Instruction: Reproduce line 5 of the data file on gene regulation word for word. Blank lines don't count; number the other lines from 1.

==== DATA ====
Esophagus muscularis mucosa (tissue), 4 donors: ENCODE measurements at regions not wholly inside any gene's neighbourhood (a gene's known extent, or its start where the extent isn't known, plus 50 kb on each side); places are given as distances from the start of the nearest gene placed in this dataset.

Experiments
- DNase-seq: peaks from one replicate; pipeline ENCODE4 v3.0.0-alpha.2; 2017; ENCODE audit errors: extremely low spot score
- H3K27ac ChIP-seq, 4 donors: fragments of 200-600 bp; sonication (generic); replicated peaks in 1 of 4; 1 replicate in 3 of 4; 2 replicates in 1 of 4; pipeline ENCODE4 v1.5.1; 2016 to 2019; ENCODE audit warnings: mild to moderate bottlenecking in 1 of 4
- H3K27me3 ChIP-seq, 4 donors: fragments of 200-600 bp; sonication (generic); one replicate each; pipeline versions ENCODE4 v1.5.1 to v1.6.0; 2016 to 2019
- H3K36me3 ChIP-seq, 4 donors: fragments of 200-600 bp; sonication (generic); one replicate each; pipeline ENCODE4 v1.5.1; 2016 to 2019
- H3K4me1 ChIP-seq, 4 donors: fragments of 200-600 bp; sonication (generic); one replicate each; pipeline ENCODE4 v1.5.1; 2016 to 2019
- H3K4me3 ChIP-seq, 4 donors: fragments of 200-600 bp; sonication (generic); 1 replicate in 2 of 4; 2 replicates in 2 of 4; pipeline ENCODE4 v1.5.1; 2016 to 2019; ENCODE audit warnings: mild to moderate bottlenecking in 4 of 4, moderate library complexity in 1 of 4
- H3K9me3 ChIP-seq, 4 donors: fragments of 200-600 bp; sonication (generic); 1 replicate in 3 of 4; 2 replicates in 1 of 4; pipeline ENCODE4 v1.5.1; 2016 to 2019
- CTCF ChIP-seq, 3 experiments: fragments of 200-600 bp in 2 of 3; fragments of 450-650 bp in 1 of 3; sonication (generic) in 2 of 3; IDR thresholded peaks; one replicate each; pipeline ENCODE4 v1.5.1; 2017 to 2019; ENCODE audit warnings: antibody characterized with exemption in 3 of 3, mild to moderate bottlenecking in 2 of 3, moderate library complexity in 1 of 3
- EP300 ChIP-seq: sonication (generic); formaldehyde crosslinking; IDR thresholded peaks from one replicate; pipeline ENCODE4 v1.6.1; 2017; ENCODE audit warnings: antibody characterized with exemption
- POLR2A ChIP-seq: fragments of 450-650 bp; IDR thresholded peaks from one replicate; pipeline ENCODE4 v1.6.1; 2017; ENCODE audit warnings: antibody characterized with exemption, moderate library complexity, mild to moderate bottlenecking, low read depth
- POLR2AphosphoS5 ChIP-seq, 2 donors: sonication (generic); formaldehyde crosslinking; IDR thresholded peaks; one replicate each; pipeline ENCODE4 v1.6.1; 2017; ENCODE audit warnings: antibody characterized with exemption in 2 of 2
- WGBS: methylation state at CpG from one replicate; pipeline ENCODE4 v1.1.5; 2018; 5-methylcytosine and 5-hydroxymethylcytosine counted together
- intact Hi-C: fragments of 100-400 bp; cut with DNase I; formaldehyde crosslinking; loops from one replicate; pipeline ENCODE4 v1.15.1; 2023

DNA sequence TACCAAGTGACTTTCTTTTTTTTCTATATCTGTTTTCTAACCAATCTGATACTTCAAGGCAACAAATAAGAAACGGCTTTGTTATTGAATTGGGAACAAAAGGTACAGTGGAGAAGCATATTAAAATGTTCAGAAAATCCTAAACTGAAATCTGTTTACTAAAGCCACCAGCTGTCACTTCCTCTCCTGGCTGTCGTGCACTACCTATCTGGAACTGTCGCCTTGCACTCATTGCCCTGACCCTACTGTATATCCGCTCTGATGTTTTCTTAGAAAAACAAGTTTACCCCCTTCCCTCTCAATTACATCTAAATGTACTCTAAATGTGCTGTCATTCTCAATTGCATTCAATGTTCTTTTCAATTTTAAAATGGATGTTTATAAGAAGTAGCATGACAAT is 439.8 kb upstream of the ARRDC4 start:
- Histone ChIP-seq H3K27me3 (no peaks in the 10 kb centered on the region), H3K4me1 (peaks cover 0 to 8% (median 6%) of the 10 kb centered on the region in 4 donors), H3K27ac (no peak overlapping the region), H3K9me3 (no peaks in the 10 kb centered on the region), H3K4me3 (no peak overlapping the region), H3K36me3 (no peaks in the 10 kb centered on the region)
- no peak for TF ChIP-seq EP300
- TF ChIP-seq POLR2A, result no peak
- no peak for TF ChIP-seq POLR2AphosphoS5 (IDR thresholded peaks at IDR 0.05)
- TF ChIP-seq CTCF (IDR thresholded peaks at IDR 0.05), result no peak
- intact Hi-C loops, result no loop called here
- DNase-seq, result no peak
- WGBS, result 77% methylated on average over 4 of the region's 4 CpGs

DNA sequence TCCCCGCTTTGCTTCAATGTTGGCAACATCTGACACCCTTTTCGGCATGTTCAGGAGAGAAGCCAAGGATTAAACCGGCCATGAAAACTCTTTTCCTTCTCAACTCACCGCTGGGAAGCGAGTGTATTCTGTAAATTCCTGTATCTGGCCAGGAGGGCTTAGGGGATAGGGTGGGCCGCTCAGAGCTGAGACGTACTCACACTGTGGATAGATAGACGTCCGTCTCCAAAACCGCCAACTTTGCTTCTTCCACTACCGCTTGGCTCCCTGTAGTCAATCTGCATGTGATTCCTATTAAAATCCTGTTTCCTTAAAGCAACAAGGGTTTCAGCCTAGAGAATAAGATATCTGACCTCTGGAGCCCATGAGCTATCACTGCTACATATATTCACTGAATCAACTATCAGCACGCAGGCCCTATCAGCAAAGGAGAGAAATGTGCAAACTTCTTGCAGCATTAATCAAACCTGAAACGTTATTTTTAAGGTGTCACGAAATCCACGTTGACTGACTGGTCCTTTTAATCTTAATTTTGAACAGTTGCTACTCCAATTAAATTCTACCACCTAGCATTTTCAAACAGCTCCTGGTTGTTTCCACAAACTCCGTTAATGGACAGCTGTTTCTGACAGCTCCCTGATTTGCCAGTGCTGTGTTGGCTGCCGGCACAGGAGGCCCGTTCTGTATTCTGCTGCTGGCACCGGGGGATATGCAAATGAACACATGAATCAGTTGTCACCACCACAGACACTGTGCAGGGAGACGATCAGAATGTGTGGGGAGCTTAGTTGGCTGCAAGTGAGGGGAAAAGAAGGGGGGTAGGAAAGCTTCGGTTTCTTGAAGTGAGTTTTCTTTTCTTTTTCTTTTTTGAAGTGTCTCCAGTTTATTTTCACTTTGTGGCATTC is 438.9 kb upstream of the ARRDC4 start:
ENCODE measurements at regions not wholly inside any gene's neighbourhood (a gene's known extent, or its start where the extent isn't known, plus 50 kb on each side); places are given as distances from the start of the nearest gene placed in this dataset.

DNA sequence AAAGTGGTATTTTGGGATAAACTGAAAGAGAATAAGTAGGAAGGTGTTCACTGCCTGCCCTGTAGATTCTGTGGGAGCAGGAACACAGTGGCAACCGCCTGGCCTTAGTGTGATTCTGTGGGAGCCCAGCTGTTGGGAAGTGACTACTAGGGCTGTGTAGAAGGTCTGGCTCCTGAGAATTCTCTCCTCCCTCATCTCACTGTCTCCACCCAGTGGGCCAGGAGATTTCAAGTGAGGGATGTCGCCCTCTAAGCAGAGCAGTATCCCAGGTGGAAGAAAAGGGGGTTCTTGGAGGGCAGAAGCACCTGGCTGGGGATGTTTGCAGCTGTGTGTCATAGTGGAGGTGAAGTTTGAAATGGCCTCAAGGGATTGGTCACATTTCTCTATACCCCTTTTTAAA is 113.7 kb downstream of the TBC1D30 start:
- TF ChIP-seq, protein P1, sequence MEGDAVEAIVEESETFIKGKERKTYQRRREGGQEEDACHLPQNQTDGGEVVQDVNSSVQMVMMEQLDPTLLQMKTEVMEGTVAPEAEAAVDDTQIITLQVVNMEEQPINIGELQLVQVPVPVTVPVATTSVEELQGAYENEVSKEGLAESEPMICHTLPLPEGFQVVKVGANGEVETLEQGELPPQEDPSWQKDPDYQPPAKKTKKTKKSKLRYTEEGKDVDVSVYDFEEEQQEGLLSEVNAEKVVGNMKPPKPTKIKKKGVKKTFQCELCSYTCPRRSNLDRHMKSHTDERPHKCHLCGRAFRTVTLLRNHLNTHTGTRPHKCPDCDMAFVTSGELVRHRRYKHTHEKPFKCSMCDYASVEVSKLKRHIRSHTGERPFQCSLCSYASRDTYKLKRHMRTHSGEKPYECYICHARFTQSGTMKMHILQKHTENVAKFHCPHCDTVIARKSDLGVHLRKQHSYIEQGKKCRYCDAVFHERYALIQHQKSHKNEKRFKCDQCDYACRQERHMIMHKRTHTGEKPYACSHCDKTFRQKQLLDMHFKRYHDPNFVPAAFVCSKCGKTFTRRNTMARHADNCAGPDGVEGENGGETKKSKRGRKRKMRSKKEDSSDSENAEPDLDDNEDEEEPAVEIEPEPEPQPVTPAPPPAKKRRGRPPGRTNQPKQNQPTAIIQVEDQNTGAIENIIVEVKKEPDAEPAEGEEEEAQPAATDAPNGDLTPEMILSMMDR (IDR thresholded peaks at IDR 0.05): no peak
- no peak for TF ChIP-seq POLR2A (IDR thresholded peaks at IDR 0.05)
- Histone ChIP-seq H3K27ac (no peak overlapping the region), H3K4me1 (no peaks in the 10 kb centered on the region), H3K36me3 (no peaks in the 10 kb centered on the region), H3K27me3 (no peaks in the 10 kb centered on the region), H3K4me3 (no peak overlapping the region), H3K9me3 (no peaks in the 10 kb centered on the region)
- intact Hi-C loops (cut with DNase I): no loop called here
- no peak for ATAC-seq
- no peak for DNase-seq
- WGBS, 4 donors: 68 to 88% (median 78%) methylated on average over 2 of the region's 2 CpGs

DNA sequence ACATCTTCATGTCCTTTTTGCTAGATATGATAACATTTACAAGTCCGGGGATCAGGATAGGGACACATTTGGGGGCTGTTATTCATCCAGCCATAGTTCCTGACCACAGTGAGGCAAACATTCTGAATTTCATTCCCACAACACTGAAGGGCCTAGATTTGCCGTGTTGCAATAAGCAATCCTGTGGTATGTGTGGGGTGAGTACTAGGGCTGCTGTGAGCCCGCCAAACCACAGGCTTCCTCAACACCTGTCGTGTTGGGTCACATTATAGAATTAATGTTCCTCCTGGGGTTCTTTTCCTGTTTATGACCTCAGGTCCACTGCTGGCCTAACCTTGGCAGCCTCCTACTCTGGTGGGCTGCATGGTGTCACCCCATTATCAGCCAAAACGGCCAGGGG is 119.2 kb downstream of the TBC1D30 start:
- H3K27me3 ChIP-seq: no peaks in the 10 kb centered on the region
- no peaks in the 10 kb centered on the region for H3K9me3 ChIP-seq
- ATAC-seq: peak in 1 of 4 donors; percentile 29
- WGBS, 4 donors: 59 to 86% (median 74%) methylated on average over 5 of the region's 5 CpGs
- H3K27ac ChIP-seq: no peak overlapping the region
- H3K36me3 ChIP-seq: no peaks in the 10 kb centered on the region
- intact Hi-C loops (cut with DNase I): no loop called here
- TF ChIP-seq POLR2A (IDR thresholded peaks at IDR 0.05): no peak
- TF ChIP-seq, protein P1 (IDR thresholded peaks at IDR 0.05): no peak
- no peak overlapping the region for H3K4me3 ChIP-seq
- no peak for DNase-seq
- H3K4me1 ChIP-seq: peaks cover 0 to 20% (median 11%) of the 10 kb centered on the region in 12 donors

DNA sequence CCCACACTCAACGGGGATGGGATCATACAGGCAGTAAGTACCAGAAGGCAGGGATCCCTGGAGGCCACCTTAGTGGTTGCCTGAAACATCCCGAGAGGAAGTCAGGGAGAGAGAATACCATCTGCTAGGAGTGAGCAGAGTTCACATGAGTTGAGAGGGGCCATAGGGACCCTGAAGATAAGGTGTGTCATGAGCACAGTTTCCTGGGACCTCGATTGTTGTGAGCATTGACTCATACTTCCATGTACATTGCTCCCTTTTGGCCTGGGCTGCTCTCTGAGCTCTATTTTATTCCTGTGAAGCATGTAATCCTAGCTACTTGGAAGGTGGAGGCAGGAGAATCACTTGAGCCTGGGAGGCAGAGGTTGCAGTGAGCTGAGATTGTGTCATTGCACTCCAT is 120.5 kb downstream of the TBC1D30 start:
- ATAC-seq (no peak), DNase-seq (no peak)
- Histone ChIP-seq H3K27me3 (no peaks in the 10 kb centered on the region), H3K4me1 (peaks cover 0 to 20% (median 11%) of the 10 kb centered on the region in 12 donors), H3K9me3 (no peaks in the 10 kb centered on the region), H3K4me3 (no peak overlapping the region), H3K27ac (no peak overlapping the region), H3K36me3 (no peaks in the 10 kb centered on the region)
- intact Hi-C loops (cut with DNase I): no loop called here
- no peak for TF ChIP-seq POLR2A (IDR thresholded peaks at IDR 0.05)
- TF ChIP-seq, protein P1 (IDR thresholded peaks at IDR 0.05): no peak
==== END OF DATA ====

- H3K27me3 ChIP-seq, 4 donors: fragments of 200-600 bp; sonication (generic); one replicate each; pipeline versions ENCODE4 v1.5.1 to v1.6.0; 2016 to 2019